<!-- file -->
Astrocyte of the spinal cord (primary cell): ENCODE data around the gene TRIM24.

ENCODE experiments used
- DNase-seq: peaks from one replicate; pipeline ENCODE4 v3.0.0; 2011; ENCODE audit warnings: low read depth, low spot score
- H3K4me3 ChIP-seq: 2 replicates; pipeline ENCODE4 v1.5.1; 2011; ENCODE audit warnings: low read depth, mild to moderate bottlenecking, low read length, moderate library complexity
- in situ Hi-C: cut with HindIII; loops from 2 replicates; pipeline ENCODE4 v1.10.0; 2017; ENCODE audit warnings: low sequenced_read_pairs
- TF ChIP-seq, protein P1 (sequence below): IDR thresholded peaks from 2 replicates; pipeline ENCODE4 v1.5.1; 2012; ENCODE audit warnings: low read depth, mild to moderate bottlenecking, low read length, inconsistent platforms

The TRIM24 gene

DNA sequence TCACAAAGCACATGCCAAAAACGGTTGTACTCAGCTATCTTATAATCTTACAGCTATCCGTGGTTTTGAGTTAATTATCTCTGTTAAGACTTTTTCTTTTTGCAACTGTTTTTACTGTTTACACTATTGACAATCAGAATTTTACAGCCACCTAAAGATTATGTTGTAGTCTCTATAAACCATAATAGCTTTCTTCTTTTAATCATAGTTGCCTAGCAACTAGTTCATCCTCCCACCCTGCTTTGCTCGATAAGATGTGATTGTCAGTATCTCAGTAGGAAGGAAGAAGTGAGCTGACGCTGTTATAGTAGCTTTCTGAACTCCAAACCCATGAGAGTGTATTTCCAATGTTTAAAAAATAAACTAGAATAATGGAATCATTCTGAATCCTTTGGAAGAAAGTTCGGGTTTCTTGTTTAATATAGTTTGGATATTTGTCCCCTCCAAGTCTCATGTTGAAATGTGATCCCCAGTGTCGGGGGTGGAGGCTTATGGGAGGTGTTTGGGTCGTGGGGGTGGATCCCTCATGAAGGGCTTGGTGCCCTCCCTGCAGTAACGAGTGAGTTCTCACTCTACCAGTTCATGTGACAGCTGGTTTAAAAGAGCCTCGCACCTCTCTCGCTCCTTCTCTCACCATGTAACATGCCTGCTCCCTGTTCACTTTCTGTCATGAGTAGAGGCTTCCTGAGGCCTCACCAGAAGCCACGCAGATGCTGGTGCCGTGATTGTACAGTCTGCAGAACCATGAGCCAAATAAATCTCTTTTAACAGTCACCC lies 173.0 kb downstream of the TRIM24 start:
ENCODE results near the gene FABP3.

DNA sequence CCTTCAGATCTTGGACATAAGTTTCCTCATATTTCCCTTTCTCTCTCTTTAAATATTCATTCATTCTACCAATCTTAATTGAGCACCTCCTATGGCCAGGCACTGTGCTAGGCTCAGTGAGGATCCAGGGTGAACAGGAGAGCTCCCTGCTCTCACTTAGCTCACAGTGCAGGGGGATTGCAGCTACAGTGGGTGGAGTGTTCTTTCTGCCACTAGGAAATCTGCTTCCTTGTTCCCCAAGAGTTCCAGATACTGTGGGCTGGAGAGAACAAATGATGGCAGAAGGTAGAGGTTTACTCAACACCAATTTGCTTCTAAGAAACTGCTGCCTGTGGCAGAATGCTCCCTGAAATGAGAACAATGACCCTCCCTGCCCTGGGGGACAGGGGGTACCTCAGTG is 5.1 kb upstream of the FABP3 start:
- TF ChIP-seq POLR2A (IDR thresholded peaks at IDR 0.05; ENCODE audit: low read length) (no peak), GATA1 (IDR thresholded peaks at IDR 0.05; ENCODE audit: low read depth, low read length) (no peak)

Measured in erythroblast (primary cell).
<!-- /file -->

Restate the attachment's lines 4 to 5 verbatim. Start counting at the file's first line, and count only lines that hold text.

- H3K4me3 ChIP-seq: 2 replicates; pipeline ENCODE4 v1.5.1; 2011; ENCODE audit warnings: low read depth, mild to moderate bottlenecking, low read length, moderate library complexity
- in situ Hi-C: cut with HindIII; loops from 2 replicates; pipeline ENCODE4 v1.10.0; 2017; ENCODE audit warnings: low sequenced_read_pairs